1985 DES Case: Cavanaugh v. Abbott Laboratories

Abstract

” This is an interlocutory appeal by seven defendant drug manufacturers, in a drug product liability case, challenging the correctness of the order of the Addison Superior Court denying their motions for either judgment on the pleadings or summary judgment. Each of the defendants in support of its motion claimed it was entitled to judgment as a matter of law, alleging that the plaintiff’s drug product liability suit against them was barred by applicable statutes of limitations.

CAVANAUGH v. ABBOTT LABORATORIES, Leagle, 1985650496A2d154_1649, April 26, 1985.

In her complaint, plaintiff alleges that before she was born on March 16, 1957, and while in utero, she was exposed to a synthetic estrogen known as diethylstilbestrol (hereinafter referred to as DES) manufactured by some or all of the defendants. She further alleges that the drug was prescribed by her mother’s physician and that her mother ingested it while plaintiff was a fetus en “ventre sa mere”. She avers that she was blamelessly ignorant of the harmful effect of DES upon her, and that even by due diligence her injury was not discoverable, and it did not manifest itself, until May 1, 1979. It was then her physician diagnosed that she had contracted a form of vaginal cancer, known as clear cell adenocarcinoma, caused by her fetal exposure to DES. The plaintiff maintains that this drug, together with other factors, including puberty and menarche, was a proximate cause of her cancer.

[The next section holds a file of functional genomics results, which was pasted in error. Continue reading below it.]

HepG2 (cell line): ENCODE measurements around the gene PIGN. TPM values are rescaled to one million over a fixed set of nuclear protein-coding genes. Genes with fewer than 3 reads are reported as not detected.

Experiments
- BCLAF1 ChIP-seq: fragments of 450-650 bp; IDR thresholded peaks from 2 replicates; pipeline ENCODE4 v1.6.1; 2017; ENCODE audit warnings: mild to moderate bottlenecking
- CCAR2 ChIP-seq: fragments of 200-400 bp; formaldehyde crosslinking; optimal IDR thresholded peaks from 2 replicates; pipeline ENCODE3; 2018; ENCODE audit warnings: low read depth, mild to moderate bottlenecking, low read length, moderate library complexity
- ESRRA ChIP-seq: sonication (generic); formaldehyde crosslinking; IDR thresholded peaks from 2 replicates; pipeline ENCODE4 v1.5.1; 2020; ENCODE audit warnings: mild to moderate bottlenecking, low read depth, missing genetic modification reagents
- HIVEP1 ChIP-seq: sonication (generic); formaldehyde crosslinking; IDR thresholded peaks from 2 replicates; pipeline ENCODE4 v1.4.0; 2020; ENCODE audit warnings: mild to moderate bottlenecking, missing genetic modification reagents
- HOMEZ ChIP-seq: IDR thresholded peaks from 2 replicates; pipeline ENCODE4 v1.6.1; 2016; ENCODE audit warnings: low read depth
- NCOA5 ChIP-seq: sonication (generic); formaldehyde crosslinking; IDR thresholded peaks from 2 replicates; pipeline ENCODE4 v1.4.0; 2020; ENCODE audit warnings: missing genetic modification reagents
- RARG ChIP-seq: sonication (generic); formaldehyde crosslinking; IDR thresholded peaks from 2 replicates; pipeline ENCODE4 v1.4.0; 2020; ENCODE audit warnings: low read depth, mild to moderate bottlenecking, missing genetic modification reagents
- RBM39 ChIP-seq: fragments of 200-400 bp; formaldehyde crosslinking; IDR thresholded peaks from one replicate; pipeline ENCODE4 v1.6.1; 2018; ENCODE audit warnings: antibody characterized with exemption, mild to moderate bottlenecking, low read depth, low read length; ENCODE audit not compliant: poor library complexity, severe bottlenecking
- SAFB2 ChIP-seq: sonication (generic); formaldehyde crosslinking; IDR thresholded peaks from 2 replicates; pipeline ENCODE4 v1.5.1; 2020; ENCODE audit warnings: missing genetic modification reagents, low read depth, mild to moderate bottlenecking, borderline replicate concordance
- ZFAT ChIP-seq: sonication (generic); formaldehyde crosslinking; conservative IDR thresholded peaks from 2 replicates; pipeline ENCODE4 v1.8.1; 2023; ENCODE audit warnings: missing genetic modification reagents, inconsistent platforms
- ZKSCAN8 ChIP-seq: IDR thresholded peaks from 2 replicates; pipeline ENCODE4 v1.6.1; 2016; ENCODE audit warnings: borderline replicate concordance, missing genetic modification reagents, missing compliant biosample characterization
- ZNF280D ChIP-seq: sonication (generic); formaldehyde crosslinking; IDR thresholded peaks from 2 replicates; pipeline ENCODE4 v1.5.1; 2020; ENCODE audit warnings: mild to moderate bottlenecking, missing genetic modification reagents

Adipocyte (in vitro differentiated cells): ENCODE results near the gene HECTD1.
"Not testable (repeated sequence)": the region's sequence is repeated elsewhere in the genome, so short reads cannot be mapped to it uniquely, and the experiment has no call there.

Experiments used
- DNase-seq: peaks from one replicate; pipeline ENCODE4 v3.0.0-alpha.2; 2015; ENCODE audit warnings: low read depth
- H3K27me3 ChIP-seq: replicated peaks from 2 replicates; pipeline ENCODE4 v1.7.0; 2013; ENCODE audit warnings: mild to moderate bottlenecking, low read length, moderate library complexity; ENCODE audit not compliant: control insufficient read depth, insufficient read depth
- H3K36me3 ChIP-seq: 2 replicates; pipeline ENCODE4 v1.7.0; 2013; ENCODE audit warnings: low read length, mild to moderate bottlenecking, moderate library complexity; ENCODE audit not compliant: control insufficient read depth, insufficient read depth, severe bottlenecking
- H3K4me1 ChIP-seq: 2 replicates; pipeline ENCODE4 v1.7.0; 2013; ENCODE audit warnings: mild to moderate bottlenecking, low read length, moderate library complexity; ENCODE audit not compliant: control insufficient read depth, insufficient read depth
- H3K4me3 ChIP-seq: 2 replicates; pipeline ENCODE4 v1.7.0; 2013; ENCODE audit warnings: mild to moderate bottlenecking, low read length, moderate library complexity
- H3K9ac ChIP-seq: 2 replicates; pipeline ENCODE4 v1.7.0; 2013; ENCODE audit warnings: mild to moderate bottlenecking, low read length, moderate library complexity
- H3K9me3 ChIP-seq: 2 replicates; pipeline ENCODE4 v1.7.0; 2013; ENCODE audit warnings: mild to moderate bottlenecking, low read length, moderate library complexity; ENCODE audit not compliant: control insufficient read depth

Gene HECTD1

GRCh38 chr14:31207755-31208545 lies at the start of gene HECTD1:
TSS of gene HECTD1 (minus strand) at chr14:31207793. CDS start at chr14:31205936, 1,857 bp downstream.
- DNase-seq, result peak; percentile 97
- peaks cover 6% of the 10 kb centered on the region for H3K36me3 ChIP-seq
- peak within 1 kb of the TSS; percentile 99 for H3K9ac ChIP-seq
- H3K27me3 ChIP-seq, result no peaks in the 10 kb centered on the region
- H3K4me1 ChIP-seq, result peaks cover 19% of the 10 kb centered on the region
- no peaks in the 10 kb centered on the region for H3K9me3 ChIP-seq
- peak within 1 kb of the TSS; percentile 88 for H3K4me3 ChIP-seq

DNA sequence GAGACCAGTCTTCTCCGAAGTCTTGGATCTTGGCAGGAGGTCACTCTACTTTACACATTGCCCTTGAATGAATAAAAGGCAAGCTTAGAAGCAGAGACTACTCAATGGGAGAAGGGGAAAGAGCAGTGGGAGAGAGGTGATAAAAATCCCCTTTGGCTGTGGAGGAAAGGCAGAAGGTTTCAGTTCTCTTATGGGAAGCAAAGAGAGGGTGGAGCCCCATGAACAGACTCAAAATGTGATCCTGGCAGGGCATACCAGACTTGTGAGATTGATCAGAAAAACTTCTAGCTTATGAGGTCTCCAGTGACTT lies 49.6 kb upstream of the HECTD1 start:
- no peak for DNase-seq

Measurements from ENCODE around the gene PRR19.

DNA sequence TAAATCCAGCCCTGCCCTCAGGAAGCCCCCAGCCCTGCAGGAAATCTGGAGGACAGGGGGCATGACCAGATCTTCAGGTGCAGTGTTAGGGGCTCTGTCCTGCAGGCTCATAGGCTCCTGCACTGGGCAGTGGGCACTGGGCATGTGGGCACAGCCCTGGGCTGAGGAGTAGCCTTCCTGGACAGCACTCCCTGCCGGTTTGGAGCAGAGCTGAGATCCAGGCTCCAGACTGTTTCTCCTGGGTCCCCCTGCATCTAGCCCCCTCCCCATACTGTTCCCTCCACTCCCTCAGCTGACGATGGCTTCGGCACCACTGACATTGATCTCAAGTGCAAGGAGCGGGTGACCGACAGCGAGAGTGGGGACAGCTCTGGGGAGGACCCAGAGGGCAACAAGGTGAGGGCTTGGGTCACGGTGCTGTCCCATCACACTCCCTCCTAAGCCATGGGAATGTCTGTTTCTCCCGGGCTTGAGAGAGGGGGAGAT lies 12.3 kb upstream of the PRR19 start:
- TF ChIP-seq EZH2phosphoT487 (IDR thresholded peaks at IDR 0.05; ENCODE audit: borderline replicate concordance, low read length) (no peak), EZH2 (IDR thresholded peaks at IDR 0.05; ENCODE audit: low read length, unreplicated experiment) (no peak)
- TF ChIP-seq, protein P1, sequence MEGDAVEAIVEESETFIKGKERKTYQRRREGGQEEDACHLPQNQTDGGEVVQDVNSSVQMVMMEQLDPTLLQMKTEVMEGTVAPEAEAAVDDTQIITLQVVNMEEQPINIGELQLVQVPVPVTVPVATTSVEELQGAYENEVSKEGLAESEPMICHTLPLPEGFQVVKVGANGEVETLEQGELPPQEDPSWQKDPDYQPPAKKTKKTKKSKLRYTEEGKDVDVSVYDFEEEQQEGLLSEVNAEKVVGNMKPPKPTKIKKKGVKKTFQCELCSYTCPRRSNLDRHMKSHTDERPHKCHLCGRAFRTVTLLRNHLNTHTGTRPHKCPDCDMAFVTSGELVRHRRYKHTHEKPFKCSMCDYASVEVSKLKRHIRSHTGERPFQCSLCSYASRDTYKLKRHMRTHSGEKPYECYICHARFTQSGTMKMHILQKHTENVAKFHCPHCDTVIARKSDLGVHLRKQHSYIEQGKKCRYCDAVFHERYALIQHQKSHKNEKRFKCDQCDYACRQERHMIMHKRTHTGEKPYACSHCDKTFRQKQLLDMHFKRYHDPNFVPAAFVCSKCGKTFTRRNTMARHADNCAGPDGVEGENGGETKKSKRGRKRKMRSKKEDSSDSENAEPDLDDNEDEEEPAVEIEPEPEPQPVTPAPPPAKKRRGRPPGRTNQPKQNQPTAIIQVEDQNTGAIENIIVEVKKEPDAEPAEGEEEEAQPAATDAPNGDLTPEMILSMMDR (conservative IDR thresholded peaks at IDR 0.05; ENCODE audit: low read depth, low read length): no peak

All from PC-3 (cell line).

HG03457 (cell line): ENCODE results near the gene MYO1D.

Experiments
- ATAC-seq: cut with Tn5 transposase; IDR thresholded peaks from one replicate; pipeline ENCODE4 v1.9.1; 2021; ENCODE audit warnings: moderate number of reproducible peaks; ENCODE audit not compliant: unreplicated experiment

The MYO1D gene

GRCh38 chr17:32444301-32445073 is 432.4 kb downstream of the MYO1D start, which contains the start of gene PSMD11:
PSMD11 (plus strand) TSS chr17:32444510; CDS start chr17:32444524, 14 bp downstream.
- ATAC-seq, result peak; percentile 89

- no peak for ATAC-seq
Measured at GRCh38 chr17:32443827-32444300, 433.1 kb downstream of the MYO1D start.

The questions presented to us by these appeals are:

  1. whether, 54 years later, we should now jettison the rule of Murray v. Allen, 103 Vt. 373, 154 A. 678 (1931), as an outmoded and unrealistic interpretation of the term “accrues” as used in 12 V.S.A. § 512 (personal injury action must be commenced within three years “after the cause of action accrues” and not after), and hold that plaintiff’s cause of action is not barred by the aforementioned three-year statute of limitations,
  2. and if plaintiff’s cause of action is not barred by the rule of Murray v. Allen, supra, whether it is barred by the 20-year statute of repose, 12 V.S.A. § 518, which bars claims commenced more than 20 years after the “last occurrence to which injury is attributed”.” …

… continue reading the full paper CAVANAUGH v. ABBOTT LABORATORIES, on Leagle.

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